snowed and hadn’t, turned to the weatherman and asked:
“So Bob, where’s that eight inches you promised me last night?” (The weatherman and half the crew were so helpless with laughter they had to leave the set.)

6. Our best source, as ever, is the sports programme… Bobby Simpson, commenting on cricketer Neil Fairbrother’s shot: “With his lovely soft hands, he just tossed it off.”

7. Mike Hallett, discussing missed snooker shots on Sky Sports:
“Stephen Hendry jumps on Steve Davis’s misses every chance he gets.”

8. Jack Burnicle was talking about Colin Edwards’ tyre choice on World Superbike racing:
“Colin had a hard on in practice earlier, and I bet he wishes he had a hard on now.”

9. ‘Winning Post’s’ Stewart Machin commentating on jockey Tony McCoy’s
formidable lead:
“Tony has a quick look between his legs and likes what he sees.”

10. Ross King discussing relays with champion runner Phil Redmond:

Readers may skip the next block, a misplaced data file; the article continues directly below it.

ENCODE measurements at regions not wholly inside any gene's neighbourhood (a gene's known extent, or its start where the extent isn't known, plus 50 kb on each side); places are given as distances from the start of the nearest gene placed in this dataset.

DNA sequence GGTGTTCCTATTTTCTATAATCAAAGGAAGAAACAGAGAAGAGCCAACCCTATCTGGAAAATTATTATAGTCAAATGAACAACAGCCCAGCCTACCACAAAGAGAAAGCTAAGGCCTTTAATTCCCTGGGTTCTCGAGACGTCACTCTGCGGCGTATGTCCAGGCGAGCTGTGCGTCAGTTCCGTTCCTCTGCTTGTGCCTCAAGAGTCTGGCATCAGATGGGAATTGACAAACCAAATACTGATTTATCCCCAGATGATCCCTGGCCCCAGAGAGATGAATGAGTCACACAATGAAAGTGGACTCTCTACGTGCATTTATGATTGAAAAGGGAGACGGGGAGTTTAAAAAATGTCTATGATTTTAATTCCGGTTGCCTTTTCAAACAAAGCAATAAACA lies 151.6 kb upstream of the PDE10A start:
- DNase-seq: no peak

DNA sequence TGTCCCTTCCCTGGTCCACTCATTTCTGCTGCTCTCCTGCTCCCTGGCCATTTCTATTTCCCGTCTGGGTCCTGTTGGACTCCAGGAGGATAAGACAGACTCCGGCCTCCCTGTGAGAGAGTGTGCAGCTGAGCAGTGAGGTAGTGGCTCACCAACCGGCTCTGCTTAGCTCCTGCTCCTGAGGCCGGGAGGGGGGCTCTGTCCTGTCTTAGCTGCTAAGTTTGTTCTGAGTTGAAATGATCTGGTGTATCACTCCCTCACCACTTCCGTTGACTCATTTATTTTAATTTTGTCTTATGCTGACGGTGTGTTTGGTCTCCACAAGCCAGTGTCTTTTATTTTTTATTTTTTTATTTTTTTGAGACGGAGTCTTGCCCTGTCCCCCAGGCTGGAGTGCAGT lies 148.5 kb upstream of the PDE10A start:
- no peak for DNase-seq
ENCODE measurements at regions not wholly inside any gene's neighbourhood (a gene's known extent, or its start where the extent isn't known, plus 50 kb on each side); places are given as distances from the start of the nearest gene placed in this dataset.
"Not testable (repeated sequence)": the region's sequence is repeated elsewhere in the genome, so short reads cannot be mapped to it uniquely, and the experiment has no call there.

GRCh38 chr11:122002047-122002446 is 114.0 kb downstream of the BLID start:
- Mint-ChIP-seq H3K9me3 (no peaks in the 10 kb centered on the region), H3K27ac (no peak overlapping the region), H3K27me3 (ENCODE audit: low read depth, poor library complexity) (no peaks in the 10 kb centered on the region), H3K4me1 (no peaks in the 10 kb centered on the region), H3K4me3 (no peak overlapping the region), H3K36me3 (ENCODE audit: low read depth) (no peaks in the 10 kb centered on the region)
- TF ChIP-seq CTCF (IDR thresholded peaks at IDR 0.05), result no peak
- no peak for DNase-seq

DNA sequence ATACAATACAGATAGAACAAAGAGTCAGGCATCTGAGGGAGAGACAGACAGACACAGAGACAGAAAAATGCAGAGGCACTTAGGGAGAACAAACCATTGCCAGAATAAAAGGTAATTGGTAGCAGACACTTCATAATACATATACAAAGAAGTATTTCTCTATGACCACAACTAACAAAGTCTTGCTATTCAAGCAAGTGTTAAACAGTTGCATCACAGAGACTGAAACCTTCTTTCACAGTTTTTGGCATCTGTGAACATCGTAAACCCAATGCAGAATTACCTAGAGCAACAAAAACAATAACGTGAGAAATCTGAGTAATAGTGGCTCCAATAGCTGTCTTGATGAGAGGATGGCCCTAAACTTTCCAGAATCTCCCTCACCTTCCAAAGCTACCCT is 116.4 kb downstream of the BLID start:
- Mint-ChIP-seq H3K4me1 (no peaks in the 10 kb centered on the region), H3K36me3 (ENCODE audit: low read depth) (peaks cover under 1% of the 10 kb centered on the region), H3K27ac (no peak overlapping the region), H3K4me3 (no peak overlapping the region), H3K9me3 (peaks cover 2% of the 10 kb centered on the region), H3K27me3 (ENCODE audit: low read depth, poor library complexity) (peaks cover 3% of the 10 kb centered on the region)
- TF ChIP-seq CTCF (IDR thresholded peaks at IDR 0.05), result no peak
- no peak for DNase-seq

“Well Phil, tell us about your amazing third leg.”

11. Ken Brown commentating on golfer Nick Faldo and his caddie Fanny
Sunneson lining-up shots at the Scottish Open (an old favourite):
“Some weeks Nick likes to use Fanny, other weeks he prefers to do it by himself.”

12. James Allen interviewing Ralf Schumacher at a Grand Prix, asked:
“What does it feel like being rammed up the backside by Barrichello?”

13. Steve Ryder covering the US Masters:
“Ballesteros felt much better today after a 69.”

14. Willie Carson was telling Claire Balding how jockeys prepare for a big race
when he said: “They usually have four or five dreams a night about coming from different positions.”

15. US PGA Commentator:
“One of the reasons Arnie (Arnold Palmer) is playing so well is that, before each tee shot, his wife takes out his balls and kisses them …..
Oh my god, what have I just said?!”

16. Metro Radio:
“Julian Dicks is everywhere. It’s like they’ve got eleven Dicks on the field.”

17. Harry Carpenter at the Oxford-Cambridge boat race 1977 (the most famous of all?):
“Ah, isn’t that nice? The wife of the Cambridge President is kissing the cox of the Oxford crew.”

18. New Zealand Rugby Commentator:
“Andrew Mehrtens loves it when Daryl Gibson comes inside of him.”

19. Pat Glenn, weightlifting commentator:
“And this is Gregoriava from Bulgaria. I saw her snatch this morning and it was amazing!”

— The British are such clever, witty and interesting people … Hope this made you laugh in whatever you are doing

.:: LiBM ::.